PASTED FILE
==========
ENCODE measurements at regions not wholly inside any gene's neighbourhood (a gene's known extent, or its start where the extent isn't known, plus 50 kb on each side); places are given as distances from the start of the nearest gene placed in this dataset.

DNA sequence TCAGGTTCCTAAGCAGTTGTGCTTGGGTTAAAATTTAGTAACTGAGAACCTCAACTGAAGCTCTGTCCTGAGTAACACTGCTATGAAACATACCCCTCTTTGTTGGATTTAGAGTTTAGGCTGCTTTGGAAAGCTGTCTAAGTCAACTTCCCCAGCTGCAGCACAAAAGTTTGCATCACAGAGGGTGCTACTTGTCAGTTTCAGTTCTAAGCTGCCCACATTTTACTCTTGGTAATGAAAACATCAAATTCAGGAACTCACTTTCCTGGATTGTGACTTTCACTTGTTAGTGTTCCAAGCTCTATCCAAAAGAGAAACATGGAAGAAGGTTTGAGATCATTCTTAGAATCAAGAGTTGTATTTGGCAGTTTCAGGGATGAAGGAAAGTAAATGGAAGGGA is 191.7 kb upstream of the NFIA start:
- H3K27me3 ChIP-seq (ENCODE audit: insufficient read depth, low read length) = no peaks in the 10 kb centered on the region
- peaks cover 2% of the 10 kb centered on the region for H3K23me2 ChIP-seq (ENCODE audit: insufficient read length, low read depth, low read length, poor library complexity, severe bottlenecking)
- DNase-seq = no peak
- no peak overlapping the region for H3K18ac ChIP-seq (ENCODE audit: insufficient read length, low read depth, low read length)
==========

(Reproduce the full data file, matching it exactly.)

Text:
ENCODE measurements at regions not wholly inside any gene's neighbourhood (a gene's known extent, or its start where the extent isn't known, plus 50 kb on each side); places are given as distances from the start of the nearest gene placed in this dataset.

DNA sequence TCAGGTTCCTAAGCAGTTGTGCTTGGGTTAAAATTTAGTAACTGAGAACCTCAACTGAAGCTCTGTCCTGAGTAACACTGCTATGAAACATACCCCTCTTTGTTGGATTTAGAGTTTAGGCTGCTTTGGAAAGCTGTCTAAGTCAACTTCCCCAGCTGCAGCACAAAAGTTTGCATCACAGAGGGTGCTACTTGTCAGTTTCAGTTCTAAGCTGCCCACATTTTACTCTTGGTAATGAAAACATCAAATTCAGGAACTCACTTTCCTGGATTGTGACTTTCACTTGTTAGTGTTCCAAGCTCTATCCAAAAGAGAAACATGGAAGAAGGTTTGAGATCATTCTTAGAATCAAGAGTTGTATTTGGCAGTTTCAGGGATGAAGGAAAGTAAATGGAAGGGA is 191.7 kb upstream of the NFIA start:
- H3K27me3 ChIP-seq (ENCODE audit: insufficient read depth, low read length) = no peaks in the 10 kb centered on the region
- peaks cover 2% of the 10 kb centered on the region for H3K23me2 ChIP-seq (ENCODE audit: insufficient read length, low read depth, low read length, poor library complexity, severe bottlenecking)
- DNase-seq = no peak
- no peak overlapping the region for H3K18ac ChIP-seq (ENCODE audit: insufficient read length, low read depth, low read length)